USA doctors baffled as rare spinal disease spreads across 22 states


The U.S. Centers for Disease Control and Prevention is investigating a suspected case of Acute Flaccid Myelitis in New Hampshire.

So far, 62 cases have been confirmed in 22 states, the CDC said.

Sister Station WVLT is reporting that doctors diagnosed six-year-old Spencer Hill of Chattanooga with the sickness known as Acute Flaccid Myelitis.

We don't know. Add to that backlash in recent years against vaccinations of USA citizens - the Hollywood types who've come out strong against vaccines, the whispers of government coverups of vaccine side-effects, the reports of Big Pharma's too-tight ties with Big Government - and what results is an open door for disease.

20, the CDC had confirmed 38 cases in 16 states, which aren't required to report AFM cases to the CDC.

Cases nationwide may have gone up since 2014, but Wisconsin didn't see its first case until 2016, according to the Wisconsin Department of Health Services.

He stresses that the condition is still extremely rare with only one in a million children now diagnosed. Other symptoms include facial drooping, difficulty moving the eyes, difficulty swallowing and slurred speech.

Although some AFM patients tested positive for an enterovirus, indicating a possible link, not all had the virus. "In very rare cases, it is possible that the process in the body that triggers AFM may also trigger other serious neurologic complications that could lead to death". The highest number of cases took place in 2016, when 149 were reported cases in 39 states.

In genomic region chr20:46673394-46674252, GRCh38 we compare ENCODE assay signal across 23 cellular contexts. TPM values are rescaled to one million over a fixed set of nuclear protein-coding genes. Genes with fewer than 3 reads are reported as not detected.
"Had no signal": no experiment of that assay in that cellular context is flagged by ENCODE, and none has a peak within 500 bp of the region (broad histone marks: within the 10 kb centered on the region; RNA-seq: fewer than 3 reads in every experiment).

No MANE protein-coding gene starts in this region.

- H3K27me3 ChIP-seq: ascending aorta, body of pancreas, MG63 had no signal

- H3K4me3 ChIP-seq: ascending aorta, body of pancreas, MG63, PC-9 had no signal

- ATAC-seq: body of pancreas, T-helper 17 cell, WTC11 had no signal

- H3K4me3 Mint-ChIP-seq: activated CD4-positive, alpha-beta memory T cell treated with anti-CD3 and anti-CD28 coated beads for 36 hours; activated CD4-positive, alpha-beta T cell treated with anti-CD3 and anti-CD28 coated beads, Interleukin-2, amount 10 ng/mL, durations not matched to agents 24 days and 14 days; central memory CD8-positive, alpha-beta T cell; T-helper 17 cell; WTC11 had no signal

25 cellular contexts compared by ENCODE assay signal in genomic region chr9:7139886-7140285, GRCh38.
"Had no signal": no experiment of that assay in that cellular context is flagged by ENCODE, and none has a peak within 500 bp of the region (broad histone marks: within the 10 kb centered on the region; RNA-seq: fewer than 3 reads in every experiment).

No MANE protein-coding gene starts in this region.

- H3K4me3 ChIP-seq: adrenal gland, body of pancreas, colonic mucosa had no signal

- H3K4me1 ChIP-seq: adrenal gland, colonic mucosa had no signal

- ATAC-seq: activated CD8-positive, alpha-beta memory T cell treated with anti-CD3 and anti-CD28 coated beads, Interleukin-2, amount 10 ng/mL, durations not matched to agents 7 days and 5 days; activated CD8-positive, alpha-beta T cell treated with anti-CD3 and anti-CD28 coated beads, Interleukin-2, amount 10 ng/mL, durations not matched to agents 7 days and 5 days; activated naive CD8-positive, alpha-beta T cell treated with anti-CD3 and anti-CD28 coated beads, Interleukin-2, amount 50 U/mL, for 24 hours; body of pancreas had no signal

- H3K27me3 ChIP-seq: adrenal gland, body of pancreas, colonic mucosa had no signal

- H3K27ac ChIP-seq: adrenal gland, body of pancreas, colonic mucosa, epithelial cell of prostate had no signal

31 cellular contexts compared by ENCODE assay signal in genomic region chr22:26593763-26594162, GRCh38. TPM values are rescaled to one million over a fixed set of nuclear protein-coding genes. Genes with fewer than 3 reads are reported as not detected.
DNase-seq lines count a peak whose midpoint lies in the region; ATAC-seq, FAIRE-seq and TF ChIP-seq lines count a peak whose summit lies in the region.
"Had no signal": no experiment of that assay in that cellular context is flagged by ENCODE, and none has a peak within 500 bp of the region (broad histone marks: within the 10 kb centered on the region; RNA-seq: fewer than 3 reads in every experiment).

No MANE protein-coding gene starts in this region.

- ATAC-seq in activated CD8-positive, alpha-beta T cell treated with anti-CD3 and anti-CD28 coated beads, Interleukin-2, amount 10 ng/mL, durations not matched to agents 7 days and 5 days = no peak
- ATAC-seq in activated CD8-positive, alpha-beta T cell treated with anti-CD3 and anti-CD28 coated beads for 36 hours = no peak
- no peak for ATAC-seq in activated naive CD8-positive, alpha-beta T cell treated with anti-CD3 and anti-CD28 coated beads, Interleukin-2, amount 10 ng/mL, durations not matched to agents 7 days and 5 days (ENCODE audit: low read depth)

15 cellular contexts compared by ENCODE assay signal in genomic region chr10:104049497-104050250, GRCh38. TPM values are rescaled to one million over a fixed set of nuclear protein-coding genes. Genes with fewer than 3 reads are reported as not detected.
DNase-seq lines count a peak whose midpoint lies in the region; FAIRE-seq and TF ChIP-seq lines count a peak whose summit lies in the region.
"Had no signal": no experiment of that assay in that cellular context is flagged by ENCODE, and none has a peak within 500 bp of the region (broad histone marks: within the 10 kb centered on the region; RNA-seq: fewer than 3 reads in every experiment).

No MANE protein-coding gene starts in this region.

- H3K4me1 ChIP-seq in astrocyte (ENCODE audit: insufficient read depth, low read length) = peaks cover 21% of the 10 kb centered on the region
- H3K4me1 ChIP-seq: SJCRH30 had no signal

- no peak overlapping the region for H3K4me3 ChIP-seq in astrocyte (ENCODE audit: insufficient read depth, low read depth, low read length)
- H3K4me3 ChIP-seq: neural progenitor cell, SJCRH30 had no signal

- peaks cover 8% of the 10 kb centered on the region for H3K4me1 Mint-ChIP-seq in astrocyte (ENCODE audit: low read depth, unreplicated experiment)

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"This remains a rare syndrome, but the similarities to poliomyelitis, polio-like illness, are concerning and bear close monitoring", Dr. Todd Ellerin, director of infectious diseases at South Shore Hospital in Weymouth, told ABC News in an interview. It's just common sense: If people cross into the United States from areas of the world that are still battling diseases, like polio, then the chance for those diseases to spread in this country becomes a real threat.

The Louisville Metro Department of Public Health & Wellness is aware of one local case of the polio-like illness, which can cause sudden weakness in the limbs and other neurological symptoms.

Rathore, the Jacksonville specialist, said he was not shocked at seeing a case this year.

"As a parent myself, I understand what it is like to be scared for your child".

The CDC began tracking the illness in 2014 and has seen a spike in reports in August and September every 2 years, according to data on its website. In the CDC's health warning the organisation said at least 65 other patients are being assessed after they displayed symptoms of the malady. They have not isolated the cause of these cases.

The CDC is not saying how many states have patients under investigation, only that it's more than 22. Nor can they explain why only a handful of infected children developed AFM.

"We actually don't know what's causing this increase", said Dr. Nancy Messonnier, of the CDC.

Parents can best protect their children from serious diseases by taking prevention steps, such as washing their hands, staying up to date on recommended vaccines and using insect repellent to prevent mosquito bites. Muscles and reflexes are weakened, and some patients are left paralyzed.